Jenkins is widely recognized as the most feature-rich CI available with easy configuration, continuous delivery and continuous integration support, easily test, build and stage your app, and more. It supports multiple SCM tools including CVS, Subversion and Git. It can execute Apache Ant and Apache Maven-based projects as well as arbitrary scripts.
Enterprises value continuous integration and testing since it allows for seamless, parallel testing. Companies can use Jenkins pipelines to automate testing for developers. If you’re an enterprise developer looking to maximize your company’s DevOps, this tutorial can help you quickly become knowledgeable on building pipelines as code.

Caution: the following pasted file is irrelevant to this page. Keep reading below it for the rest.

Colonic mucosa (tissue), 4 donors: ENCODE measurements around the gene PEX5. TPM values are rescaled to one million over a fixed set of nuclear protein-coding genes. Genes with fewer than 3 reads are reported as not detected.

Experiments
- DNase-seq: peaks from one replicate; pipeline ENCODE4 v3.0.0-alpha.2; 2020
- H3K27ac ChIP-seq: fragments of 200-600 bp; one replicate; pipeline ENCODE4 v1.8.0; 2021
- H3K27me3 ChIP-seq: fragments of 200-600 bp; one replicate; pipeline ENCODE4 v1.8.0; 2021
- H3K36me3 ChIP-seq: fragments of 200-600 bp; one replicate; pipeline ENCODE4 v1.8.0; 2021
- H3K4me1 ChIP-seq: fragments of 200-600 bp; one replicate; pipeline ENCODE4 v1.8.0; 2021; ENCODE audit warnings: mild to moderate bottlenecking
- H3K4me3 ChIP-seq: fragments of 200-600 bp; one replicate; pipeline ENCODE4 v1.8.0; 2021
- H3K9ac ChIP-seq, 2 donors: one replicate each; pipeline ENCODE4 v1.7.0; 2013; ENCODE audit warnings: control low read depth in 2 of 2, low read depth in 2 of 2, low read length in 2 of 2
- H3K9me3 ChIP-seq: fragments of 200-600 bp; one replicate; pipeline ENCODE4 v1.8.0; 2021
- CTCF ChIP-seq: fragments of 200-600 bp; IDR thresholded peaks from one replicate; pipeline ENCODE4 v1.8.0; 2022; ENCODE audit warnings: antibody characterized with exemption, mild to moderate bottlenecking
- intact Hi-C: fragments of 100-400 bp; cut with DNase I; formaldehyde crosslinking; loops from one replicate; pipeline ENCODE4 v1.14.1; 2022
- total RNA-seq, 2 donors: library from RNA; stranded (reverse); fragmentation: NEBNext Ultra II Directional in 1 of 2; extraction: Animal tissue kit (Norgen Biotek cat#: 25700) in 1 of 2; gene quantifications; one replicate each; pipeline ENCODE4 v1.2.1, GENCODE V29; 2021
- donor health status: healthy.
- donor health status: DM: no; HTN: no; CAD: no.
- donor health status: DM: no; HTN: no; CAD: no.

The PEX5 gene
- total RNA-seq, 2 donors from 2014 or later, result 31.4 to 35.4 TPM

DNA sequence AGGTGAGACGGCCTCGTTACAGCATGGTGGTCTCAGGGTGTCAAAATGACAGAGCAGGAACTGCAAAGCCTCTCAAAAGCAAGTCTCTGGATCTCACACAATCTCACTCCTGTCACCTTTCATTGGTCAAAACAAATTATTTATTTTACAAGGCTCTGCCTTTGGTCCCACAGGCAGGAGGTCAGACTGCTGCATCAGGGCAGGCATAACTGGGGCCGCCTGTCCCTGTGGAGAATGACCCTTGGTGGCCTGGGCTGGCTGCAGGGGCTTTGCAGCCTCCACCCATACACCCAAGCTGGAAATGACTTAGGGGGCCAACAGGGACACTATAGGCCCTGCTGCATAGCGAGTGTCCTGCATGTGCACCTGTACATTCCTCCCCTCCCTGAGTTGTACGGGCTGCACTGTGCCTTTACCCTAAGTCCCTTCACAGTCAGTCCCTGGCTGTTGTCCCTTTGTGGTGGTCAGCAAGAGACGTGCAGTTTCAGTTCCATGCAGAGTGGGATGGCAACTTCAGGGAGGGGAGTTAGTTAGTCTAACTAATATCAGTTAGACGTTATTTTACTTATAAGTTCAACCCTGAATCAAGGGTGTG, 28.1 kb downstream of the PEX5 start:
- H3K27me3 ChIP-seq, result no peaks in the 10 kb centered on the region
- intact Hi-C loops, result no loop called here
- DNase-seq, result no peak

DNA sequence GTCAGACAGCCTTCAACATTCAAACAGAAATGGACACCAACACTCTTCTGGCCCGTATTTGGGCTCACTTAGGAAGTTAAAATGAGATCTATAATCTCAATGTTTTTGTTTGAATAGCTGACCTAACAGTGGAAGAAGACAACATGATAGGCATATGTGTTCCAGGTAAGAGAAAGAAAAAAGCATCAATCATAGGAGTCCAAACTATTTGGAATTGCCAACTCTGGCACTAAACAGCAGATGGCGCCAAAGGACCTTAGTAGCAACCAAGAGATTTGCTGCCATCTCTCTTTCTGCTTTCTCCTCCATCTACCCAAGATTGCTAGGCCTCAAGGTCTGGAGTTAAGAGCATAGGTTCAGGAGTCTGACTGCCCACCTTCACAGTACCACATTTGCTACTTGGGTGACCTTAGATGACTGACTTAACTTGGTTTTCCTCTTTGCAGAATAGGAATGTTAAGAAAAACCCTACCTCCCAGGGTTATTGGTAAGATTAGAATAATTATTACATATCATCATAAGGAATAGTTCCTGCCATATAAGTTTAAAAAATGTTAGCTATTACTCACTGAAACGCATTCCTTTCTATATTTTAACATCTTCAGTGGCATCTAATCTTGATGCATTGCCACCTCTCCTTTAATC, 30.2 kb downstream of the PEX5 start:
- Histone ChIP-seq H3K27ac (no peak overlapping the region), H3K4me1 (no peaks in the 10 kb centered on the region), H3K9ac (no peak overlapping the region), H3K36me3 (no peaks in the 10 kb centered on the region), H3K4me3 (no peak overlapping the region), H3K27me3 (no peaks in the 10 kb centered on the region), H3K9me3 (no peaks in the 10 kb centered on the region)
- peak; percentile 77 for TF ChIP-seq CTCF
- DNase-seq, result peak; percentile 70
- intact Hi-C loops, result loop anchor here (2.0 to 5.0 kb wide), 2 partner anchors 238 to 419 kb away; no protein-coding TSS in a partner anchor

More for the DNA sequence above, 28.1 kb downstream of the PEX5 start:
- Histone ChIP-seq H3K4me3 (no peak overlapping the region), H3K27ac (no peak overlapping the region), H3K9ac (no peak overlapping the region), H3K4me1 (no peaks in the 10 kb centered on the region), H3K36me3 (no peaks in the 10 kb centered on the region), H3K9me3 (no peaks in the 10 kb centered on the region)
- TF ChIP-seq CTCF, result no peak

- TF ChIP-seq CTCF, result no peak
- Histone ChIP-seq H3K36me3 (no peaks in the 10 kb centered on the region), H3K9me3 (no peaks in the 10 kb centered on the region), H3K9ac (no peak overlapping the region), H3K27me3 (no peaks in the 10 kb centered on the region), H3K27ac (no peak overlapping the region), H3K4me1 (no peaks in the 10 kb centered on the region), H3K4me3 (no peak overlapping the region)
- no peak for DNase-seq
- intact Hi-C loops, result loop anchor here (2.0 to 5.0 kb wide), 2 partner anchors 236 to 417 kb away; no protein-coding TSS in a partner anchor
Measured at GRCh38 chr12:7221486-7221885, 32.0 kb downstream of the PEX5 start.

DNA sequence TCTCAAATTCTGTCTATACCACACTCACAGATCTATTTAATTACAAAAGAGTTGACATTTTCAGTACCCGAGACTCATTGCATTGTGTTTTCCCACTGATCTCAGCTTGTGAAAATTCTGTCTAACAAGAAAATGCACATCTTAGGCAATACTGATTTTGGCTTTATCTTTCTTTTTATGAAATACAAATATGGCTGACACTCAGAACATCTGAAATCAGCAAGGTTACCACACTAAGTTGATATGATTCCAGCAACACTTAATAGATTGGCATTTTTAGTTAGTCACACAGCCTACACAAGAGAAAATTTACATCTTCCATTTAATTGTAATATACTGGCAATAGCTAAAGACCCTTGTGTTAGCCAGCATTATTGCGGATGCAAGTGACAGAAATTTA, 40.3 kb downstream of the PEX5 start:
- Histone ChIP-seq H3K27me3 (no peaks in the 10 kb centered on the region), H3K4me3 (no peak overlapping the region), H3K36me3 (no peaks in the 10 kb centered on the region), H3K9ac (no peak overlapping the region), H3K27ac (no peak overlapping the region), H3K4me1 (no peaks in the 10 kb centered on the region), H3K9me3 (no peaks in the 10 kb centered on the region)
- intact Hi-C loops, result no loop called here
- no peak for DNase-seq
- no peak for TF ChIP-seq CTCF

In this workshop, see how to install and configure Jenkins on the IBM Cloud Kubernetes Service. Learn how to use Helm to install Jenkins and then set it up to run continuous integration (CI) pipelines on the same Kubernetes cluster.
The pipeline that you create runs a test stage. If the test is sucessful, the pipeline creates a build stage next. After both of those stages successfully complete, the container that’s built in the build stage is pushed to the IBM Container Registry. By using the Container Registry, you have the added benefit of a built-in Vulnerability Advisor that scans for potential security issues and vulnerabilities (and it’s completely free).